Mum's campaign for change on the roads in memory of partner Richie Jordan moves forward after MP Bridget Phillipson's meeting with Department for Transport
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Carol King has been calling for a change in process following the death of her partner Richie Jordan – who was a passenger in a speeding car involved in a crash – in August 2019.
Along with her MP Bridget Phillipson, who represents Houghton and Sunderland South, she is working on bringing forward a change whereby motorists suspected of being at fault in a serious or fatal collision, whether this is through careless or dangerous driving, drinking alcohol or taking drugs, have their licences temporarily suspended while a police investigation continues.
Last month, the issue was raised in a Westminster Hall debate and Ms Phillipson also attended a meeting with one of the Department for Transport’s ministers; The Baroness Vere of Norbiton.
The Department for Transport intends to publish a call for evidence in due course.
Carol, mum to Quinn, four, and two-year-old Gray, said she’s looking forward to being involved in discussions going forward, and that hearing the issue spoken of at national level is an encouraging step.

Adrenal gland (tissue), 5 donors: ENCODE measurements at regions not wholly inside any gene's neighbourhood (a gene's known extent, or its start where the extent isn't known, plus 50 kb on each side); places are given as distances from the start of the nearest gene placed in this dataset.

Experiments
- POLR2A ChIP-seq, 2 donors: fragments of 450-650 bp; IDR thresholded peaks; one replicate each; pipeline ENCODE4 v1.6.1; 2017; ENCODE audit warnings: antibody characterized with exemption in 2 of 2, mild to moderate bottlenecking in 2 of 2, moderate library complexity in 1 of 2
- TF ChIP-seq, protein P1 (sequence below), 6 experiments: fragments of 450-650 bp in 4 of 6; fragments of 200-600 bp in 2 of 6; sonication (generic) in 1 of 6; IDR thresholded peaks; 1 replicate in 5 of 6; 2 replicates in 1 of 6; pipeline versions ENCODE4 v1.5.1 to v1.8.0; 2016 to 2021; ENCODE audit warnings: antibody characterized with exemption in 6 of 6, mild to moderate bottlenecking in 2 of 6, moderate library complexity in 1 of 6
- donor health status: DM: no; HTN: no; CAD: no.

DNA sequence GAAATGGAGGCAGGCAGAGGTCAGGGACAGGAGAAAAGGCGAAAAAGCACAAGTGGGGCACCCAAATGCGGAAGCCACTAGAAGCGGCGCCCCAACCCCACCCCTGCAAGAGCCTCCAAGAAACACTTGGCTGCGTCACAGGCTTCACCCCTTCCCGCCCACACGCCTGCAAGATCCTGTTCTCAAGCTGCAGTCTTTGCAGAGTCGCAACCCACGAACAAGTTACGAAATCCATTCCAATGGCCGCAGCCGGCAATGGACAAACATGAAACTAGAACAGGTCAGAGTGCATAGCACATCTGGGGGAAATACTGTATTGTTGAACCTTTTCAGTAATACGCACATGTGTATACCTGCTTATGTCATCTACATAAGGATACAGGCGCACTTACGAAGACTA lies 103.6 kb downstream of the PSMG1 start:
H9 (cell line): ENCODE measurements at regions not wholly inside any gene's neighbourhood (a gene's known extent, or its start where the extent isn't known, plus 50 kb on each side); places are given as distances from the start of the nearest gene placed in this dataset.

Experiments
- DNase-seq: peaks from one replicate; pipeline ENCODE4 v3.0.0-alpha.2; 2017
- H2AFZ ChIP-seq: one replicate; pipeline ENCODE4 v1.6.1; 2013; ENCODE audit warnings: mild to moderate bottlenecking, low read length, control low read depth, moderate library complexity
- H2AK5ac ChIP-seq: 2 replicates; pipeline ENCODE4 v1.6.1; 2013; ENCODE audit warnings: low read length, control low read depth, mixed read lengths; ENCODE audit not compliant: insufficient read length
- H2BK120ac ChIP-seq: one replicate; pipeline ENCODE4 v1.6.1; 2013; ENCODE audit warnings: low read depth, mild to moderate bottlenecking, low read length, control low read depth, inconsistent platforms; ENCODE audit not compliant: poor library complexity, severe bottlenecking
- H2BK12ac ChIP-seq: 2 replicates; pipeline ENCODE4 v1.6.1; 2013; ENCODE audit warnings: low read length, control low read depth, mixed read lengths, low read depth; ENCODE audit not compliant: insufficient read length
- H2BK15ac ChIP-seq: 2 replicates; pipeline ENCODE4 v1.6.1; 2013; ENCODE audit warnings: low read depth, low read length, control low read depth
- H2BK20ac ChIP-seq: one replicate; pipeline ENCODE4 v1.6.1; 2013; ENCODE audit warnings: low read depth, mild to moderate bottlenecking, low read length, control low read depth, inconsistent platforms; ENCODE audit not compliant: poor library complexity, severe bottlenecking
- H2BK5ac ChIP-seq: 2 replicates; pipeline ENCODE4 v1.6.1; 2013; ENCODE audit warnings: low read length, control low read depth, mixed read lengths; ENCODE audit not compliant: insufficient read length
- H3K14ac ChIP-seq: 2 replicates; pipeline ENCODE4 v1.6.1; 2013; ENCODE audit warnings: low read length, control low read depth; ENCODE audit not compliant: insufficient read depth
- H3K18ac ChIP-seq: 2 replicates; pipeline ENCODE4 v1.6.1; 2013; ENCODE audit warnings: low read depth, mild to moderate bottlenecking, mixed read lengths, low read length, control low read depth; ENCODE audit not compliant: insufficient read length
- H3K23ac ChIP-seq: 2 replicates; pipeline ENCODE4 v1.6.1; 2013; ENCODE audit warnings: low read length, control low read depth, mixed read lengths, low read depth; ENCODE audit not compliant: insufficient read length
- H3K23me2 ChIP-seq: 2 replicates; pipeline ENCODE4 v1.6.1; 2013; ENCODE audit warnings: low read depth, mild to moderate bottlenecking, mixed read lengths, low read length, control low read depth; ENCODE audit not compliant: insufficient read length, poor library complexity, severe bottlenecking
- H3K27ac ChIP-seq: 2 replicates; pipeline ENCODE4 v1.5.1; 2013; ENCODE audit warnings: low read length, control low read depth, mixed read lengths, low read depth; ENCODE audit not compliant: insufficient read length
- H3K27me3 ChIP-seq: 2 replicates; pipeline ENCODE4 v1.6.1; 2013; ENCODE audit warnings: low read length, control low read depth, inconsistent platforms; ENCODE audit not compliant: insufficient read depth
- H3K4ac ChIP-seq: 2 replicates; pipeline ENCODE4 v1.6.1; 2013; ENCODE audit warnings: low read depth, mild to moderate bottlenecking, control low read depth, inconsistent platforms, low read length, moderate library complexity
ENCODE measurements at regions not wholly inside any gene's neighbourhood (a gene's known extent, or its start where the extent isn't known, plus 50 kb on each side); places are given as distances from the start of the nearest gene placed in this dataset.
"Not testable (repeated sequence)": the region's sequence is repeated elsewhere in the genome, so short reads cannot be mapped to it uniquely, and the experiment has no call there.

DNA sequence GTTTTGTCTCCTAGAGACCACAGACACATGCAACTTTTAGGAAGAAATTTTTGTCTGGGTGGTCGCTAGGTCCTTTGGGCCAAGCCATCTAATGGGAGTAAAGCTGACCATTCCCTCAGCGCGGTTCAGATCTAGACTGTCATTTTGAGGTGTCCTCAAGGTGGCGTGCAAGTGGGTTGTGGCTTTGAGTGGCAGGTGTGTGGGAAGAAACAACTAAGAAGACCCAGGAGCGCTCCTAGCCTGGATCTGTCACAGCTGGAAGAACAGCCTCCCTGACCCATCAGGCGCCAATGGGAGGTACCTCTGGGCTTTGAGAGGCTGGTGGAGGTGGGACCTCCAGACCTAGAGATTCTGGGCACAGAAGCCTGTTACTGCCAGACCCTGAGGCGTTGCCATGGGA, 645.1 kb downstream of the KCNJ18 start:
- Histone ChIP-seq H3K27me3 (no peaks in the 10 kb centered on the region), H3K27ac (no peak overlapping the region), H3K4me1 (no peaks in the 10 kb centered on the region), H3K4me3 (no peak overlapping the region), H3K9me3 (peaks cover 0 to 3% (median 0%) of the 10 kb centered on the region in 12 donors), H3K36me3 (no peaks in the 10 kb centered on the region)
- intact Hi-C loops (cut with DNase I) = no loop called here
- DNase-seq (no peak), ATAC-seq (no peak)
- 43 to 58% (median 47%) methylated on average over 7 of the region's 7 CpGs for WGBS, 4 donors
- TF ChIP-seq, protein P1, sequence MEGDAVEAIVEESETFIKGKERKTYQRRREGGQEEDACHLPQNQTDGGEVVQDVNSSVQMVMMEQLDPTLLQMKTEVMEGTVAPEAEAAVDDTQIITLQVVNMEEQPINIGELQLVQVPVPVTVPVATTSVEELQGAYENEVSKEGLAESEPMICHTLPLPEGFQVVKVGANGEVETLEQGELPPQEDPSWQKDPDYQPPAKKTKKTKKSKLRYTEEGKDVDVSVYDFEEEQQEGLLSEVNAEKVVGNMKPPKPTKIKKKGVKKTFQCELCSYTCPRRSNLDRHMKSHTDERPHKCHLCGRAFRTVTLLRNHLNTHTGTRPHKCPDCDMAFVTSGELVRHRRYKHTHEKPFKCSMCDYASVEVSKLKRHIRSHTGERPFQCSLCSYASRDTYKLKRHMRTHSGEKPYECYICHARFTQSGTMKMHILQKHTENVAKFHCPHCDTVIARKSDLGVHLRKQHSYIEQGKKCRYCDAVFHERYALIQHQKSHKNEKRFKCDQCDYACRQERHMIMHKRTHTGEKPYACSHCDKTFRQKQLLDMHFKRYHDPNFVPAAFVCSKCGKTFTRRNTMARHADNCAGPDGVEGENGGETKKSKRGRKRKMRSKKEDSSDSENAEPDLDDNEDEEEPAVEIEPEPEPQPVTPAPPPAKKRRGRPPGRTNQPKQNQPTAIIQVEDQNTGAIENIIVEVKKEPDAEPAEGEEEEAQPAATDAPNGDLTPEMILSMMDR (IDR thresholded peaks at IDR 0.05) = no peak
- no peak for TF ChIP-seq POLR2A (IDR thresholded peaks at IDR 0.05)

She told the Echo: "The call for evidence feels like huge progress quite quickly.”
“You need normal people like me who have been through this for [the campaign] to go forward.”
A call for evidence is an information-gathering process, where views on proposed policies or potential legislative changes can be shared with the Government.
Providing an update, Ms Phillipson said: “I recently met with the Minister for Roads, Buses and Places on June 20, where I outlined Carol’s tragic story and the case for reform.
"The Minister stated that the Government intends to publish a call for evidence on the Road Traffic Act later this year.
“I welcome this change and look forward to meeting the Minister alongside Carol once the call to evidence has opened. However, there is still much work to be done.
“I urge the Department to bring forward proposals as soon as possible. The longer this issue is delayed, the longer families will be put at risk.”
A new sentencing regime came into force at the end of June, which gave judges powers to hand down life sentences to dangerous drivers who kill, and careless drivers who kill while under the influence of drink or drugs.
Mark Thompson, of Seaton Crescent, Seaham, was jailed for six years and eight months in August last year, after admitting charges of causing death and serious injury by dangerous driving.
At the time of the fatal collision on the A19 near Houghton in 2019, Thompson tested positive for a type of cocaine and recorded 118mg of alcohol in 100ml of blood. The legal limit is 80mg.
A Department for Transport spokesperson added: “We are listening closely to the concerns of those affected by tragic cases of death or serious injury on our roads, and our upcoming call for evidence on motoring offences will reflect many of the issues they have raised.”